3 Steps to Network with Alumni

According to the U.S. Bureau of Labor Statistics, 70 percent of all jobs are found through networking. Dan Schawbel in an article on Mashable noted it is as high as 80 percent.

So with LinkedIn membership increasing by one professional every second, how do you expand your network beyond the professionals with whom you have a direct relationship?

One opportunity may be to build a network bridge between LinkedIn and Twitter, and capitalize on a key benefit of each. LinkedIn promotes group memberships (e.g. by profession, college alumni, shared interest, or location) but outside of your immediate contacts, you are unlikely to go through a list of all 5,973 alumni of your school to find a potential networking opportunity.

Twitter, on the other hand, promotes open sharing of your professional identity, but it lacks an efficient way to identity and group common interests or backgrounds.

So how do you build a network bridge between the two?

It is actually quite simple and has proven to be kind of viral for my two alumni groups on LinkedIn – James Madison University Alumni Association and University of Virginia Alumni (UVA). It’s been kind of a fun race to see which school has the most alumni sign up (so far the Wahoos are winning, but I have faith in the Dukes).

Here is my recommendation:

Step 1: Start a simple discussion item in your LinkedIn group to get the discussion thread and network going.

For example…

Discussion Topic:

Group Members on Twitter? or customize it a bit… Hoos on Twitter? Dukes on Twitter?

Discussion Additional Details:

Respond to this post with your Twitter url and a brief discription so that other group members can follow you. Please look for opportunities here to establish connections, promote businesses, and support each other.

Please invite others to post as well.




Step 2: Be the first person to respond to your discussion item so that other people see your example. You can use your Twitter Bio or perhaps something else to identify your professional goals. You are not limited to 160 characters in LinkedIn, but keep your LinkedIn Bio relatively short. This will keep the responses in a standard form and help get things going. It is important to make your Twitter url “clickable” in LinkedIn.

For example..


Description: Launched Interview Angel Inc in Dec 2008 to help students and professionals shine in job interviews. Organizing careernetworking events nationwide to raise proceeds for the Dress for Success organization.Tweet career and small business advice, music trivia, and sports opinions.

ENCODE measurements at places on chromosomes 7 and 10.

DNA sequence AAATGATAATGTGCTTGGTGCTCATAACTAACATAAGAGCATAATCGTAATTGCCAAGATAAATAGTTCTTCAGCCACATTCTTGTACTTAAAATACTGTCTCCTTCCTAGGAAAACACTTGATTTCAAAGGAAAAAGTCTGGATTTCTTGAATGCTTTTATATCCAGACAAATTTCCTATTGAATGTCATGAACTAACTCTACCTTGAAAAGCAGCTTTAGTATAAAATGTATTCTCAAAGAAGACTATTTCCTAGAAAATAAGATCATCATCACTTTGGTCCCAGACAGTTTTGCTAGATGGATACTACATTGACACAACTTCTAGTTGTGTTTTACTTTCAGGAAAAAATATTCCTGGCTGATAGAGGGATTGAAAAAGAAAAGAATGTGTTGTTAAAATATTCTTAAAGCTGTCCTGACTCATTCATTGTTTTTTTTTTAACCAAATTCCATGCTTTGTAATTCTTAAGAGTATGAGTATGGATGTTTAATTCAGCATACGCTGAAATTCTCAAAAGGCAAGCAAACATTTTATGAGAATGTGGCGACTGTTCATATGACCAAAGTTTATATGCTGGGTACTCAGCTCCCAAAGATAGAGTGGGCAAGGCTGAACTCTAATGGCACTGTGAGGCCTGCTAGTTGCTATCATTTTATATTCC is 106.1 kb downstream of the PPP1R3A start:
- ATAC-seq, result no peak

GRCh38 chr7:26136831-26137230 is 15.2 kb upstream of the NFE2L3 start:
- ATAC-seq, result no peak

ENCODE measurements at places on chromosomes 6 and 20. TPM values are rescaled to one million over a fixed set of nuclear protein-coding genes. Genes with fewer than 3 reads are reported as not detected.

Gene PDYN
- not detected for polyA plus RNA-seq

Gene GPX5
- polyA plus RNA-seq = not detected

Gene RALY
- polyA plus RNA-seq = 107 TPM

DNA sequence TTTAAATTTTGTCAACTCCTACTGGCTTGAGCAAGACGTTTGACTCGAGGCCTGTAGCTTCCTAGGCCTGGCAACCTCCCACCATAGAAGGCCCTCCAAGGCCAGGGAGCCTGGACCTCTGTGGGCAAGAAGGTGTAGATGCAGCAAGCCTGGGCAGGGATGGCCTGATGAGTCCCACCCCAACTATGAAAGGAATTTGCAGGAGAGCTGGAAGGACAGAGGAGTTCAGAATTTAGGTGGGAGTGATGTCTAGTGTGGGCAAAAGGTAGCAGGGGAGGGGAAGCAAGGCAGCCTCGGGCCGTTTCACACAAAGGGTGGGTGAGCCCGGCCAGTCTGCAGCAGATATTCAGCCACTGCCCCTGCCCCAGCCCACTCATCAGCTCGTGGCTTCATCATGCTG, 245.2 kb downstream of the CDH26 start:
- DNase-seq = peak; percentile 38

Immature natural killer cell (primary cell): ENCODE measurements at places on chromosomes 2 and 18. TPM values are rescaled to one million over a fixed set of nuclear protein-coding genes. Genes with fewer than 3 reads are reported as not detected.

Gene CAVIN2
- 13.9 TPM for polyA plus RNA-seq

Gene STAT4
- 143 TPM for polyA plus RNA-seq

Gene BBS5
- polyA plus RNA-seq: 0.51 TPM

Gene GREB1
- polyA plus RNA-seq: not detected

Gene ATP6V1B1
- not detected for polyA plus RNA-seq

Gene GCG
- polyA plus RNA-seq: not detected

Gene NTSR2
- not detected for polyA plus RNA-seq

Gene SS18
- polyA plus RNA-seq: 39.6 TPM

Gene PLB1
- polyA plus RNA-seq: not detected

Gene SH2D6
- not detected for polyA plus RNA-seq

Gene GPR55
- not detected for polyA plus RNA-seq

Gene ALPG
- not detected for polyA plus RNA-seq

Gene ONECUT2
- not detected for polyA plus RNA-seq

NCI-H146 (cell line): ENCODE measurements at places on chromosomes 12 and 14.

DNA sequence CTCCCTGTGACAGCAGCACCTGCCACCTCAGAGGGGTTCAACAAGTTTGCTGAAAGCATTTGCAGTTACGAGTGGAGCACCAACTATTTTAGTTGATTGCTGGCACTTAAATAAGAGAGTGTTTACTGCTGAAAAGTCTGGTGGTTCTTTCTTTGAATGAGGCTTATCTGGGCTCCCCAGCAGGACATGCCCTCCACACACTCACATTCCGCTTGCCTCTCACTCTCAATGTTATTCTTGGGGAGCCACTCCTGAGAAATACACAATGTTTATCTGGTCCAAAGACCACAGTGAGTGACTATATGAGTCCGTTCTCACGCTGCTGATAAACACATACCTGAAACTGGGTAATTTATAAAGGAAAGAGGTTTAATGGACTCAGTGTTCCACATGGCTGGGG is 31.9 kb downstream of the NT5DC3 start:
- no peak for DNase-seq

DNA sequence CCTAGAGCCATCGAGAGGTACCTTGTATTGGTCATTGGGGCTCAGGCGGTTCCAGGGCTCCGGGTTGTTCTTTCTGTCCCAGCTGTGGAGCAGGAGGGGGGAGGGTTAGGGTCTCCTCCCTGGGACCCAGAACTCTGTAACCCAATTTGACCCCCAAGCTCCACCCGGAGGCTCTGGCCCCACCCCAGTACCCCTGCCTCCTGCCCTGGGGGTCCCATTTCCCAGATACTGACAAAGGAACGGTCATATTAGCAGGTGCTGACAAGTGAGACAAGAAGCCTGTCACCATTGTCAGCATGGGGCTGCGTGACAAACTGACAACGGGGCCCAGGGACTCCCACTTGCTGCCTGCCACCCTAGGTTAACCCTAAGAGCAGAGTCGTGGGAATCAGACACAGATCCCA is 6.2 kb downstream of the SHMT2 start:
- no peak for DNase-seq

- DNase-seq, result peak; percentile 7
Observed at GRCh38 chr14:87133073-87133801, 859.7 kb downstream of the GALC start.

(Note: If you are the LinkedIn group owner or manager, you can make it a Featured Discussion. I’m not for either alumni group but both discussion topics rank at the top of Most Comments so it is always found.)

By following this format, you are providing a direct url to your Twitter account so that people can easily follow you if they see a networking opportunity. Importantly, once the discussion thread gets going, you may quickly discover a valuable connection to someone else in your LinkedIn group.

Step 3: Contact your fellow alumnus if there is a connection you would like to explore. I recommend contacting the person via LinkedIn if you are able to direct message. If not, use the DM feature in Twitter.

Here is a sample introduction, “Hi Steve. I’m a JMU Alum too. I noticed you worked at ABC Co. If you have a few minutes to talk sometime, it would be great to connect. Thank you for your time. Brent.”

My LinkedIn Rule of Thumb: Do not send an invitation to connect with someone you do not know until you have an opportunity to talk with him or her (at a minimum, via email). Different professionals have different rules about accepting invitations. Do not ever assume what is their unwritten policy.

Ever since I started these “discussion items” in my alumni LinkedIn groups, the responses (and potential networking opportunities) have increased every day. Through this social media experiment, I have now built business connections with people across the country that, most likely, would never had been done otherwise, and these potential connections are increasing every week. Another cool feature of LinkedIn is that you can receive automatic email notifications when someone new adds a comment (i.e. twitter url and description). Now, that’s the power of social media to expand your network!

If one of these discussion threads has already been started in your LinkedIn alumni group, be sure to set up a Twitter account and join in. If you are the first person to start this viral discussion in your group, it will be like the Cheers theme song where everyone knows your name. You will always be listed at the top of the discussion thread. Can’t beat that for publicity – whether you are a job seeker, recruiter, entrepreneur, or just a really cool alumnus!

Since alumni groups in LinkedIn are essentially private (e.g. you have to be a graduate of a certain school), I have created a new public group in LinkedIn with my company’s namesake (Interview Angel) to demonstrate an example of this discussion thread in LinkedIn. You are welcome to check it out here and join in with your Twitter URL and Bio. You never know who you may connect with!

You are also welcome to add your LinkedIn / Twitter information to this blog post so that others can link to your information.

Happy Networking!


Brent Peterson, PMP, MS, MBA, is the founder of Interview Angel Inc, a company that offers a comprehensive guide and toolkit to executing near flawless job interviews. Discover customer testimonials, blog posts, upcoming events, and media interviews at www.interviewangel.com.

Brent is also on Twitter at (twitter.com/InterviewAngel.com) and in LinkedIn at http://www.linkedin.com/in/brentpeterson.

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